Staying safe when severe thunderstorms are near

(City of Muscatine)

Severe thunderstorms are officially defined by the National Weather Service as storms that are capable of producing hail that is an inch or larger (capable of damaging property such as plants, roofs, and vehicles) or wind gusts over 58 mph (capable of breaking off large branches, knocking over trees, or causing structural damage to trees).

Some severe thunderstorms can produce hail larger than softballs, winds over 100 mph, tornadoes, dangerous lightning, or heaving rain that can cause flash flooding.

A Severe Thunderstorm Watch is issued when severe thunderstorms are possible in and near the watch area.

A Severe Thunderstorm Warning is issued when severe weather is reported by trained spotters or by radar. 

The following tips for preparing for a tornado and tips for staying safe during a tornado are provided by and the National Weather Service: 

  • Know your risk. Severe thunderstorms can occur year-round, at any hour, and throughout the United States.
  • Sign up for your community’s warning system. The Emergency Alert System (EAS) and NOAA Weather Radio also provide emergency alerts. If your community has sirens, then become familiar with the warning tone.
  • Pay attention to weather reports. Meteorologists can predict when conditions might be right for severe weather.
  • Create a communications plan. Have a family plan that includes an emergency meeting place and related information. If you live in a mobile home or a home without a basement, identify a nearby safe building you can get too quickly, such as a church or family member. Check more ideas for your family plan at Ready.Gov/Make A Plan.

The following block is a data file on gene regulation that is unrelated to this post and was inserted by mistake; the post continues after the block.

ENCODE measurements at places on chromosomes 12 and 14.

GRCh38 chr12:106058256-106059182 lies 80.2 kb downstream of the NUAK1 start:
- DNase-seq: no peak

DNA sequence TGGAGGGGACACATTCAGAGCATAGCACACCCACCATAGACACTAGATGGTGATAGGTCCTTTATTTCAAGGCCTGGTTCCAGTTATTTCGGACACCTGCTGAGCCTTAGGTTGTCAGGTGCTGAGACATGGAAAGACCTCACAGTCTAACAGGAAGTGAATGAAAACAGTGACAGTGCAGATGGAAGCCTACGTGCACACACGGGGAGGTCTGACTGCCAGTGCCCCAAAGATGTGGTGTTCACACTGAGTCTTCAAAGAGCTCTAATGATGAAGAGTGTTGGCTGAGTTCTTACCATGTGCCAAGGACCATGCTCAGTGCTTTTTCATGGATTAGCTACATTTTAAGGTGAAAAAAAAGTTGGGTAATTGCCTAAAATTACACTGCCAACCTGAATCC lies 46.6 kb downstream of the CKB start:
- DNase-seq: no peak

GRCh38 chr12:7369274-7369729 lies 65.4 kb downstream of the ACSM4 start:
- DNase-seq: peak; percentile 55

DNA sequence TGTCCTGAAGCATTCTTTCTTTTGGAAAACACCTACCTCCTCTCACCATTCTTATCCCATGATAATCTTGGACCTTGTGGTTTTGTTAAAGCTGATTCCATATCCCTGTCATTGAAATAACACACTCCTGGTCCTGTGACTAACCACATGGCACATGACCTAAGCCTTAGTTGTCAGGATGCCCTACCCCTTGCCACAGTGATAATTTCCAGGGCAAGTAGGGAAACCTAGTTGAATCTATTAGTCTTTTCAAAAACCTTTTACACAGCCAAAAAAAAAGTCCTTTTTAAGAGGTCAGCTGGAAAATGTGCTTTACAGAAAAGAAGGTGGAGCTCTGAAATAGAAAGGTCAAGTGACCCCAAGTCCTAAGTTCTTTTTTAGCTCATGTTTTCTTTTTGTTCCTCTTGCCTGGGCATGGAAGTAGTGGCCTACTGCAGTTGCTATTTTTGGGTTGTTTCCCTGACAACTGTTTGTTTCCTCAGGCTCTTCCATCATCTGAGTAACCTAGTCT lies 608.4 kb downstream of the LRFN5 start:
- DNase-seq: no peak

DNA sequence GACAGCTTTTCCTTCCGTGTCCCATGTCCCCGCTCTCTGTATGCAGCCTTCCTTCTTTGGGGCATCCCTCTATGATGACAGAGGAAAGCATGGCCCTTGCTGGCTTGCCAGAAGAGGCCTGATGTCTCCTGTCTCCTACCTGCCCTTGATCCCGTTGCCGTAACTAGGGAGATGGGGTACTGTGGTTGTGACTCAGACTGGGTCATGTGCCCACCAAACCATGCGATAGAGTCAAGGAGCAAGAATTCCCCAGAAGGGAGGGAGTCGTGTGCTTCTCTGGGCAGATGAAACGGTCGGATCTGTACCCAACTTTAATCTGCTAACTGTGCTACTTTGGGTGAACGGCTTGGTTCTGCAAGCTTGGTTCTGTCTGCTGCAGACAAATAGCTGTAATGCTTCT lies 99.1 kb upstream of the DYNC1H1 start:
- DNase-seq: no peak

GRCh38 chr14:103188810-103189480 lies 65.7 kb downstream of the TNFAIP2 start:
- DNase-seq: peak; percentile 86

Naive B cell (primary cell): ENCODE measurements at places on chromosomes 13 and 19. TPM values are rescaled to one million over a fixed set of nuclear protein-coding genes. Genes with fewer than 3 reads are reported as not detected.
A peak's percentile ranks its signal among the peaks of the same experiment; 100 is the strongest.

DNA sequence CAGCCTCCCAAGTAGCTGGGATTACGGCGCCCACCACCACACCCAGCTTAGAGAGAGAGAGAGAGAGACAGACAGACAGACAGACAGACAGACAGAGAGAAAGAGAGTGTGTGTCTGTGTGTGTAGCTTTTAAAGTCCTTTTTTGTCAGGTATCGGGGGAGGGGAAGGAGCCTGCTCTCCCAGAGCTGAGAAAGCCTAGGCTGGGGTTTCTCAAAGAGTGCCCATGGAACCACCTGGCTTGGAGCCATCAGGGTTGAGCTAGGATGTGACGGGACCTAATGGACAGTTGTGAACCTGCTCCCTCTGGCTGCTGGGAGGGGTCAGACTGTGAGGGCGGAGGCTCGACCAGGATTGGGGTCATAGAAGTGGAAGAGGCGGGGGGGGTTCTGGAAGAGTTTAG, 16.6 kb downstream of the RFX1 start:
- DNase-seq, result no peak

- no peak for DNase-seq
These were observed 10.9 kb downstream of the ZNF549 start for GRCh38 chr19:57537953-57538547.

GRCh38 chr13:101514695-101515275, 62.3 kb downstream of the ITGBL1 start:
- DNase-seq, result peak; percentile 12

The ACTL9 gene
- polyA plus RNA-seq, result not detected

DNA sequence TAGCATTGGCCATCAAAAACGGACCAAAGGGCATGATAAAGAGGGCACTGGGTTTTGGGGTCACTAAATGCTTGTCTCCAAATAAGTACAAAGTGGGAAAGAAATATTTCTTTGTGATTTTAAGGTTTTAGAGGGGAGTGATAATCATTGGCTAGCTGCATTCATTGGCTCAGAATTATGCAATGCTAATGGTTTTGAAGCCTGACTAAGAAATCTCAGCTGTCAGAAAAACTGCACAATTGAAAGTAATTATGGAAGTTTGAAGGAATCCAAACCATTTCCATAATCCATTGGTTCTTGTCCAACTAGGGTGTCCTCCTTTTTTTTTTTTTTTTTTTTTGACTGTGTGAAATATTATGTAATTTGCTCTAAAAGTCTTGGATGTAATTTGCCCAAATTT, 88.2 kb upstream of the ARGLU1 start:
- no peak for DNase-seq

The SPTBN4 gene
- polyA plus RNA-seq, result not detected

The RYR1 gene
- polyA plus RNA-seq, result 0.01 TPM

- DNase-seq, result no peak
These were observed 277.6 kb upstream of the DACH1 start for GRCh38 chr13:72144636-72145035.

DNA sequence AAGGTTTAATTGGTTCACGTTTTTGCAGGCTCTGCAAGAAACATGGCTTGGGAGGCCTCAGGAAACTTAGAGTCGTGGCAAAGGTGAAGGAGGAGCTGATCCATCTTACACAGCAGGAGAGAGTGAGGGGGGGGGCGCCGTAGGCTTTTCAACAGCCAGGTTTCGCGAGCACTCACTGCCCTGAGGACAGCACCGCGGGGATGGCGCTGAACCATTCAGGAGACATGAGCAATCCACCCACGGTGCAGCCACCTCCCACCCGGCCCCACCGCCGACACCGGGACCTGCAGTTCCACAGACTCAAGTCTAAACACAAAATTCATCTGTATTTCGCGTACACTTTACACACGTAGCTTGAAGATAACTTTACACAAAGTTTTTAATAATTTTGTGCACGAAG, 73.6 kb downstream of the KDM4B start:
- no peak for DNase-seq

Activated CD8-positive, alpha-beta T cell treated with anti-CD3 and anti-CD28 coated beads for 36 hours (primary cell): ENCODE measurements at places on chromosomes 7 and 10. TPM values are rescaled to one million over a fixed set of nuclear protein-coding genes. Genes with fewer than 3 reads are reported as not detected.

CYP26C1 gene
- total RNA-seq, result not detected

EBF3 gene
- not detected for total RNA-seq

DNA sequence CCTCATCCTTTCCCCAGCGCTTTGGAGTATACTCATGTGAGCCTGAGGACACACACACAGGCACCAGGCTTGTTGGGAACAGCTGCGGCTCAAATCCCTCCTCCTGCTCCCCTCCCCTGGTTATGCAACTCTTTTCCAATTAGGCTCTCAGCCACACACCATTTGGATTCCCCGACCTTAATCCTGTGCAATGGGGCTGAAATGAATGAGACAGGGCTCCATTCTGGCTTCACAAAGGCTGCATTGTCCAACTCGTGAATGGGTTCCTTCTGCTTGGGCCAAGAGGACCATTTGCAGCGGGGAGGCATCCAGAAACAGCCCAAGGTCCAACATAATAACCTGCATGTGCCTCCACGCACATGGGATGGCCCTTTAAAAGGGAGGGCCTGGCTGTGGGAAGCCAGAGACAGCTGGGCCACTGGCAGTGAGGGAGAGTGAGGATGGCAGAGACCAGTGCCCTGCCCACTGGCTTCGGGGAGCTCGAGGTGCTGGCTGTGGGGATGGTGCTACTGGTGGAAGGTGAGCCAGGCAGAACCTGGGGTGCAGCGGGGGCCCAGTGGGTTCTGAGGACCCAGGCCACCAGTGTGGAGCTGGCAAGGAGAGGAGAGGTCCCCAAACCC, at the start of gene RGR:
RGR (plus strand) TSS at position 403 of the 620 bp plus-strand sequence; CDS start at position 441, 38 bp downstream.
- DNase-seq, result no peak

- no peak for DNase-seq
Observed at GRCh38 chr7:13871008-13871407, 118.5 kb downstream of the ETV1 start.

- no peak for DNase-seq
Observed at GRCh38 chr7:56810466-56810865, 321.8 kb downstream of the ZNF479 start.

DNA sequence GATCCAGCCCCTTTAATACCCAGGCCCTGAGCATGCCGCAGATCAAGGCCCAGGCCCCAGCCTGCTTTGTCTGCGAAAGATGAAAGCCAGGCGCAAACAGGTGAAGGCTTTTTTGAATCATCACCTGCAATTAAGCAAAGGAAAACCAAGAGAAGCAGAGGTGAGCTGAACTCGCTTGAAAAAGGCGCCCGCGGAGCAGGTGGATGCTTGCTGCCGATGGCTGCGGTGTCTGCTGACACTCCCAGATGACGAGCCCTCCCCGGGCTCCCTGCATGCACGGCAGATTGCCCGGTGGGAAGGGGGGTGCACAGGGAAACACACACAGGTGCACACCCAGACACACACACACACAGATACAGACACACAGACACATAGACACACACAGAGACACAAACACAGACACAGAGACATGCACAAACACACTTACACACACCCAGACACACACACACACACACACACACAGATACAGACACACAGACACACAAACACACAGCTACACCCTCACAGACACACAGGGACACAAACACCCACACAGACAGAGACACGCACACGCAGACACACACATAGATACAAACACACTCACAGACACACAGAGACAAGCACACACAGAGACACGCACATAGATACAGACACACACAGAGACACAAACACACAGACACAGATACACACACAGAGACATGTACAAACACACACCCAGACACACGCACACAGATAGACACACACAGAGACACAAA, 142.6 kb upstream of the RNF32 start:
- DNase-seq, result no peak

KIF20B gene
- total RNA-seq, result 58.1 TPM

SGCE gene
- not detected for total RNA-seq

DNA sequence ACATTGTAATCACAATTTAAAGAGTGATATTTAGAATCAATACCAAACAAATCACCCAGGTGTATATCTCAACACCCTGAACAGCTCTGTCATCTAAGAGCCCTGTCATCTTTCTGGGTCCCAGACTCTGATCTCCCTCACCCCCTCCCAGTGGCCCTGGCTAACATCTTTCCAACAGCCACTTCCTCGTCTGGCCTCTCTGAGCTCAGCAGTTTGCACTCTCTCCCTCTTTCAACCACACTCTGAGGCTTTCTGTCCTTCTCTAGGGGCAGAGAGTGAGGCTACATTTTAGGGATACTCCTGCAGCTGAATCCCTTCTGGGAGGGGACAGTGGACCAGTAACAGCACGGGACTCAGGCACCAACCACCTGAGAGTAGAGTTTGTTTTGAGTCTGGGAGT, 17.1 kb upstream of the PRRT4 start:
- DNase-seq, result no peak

• Prepare your pets for disasters. They are an important member of your family, so they need to be included in your family’s emergency plan. Tips to help prepare for evacuation of your pet can be found at  Plan for your pet
  • Identify and practice going to a safe shelter. Pick a safe room in your home, such as a basement, storm cellar, or an interior room on the lowest floor with no windows. A safe room built using FEMA criteria or a storm shelter built to ICC 500 standards can also be built. 
  • Prepare for long-term stay at home or sheltering in place by gathering emergency supplies, cleaning supplies, non-perishable foodswater, medical supplies and medication.
  • Help your neighbor.  Encourage them to prepare for the possibility of tornadoes. 

Thunderstorm Information Sheet (PDF)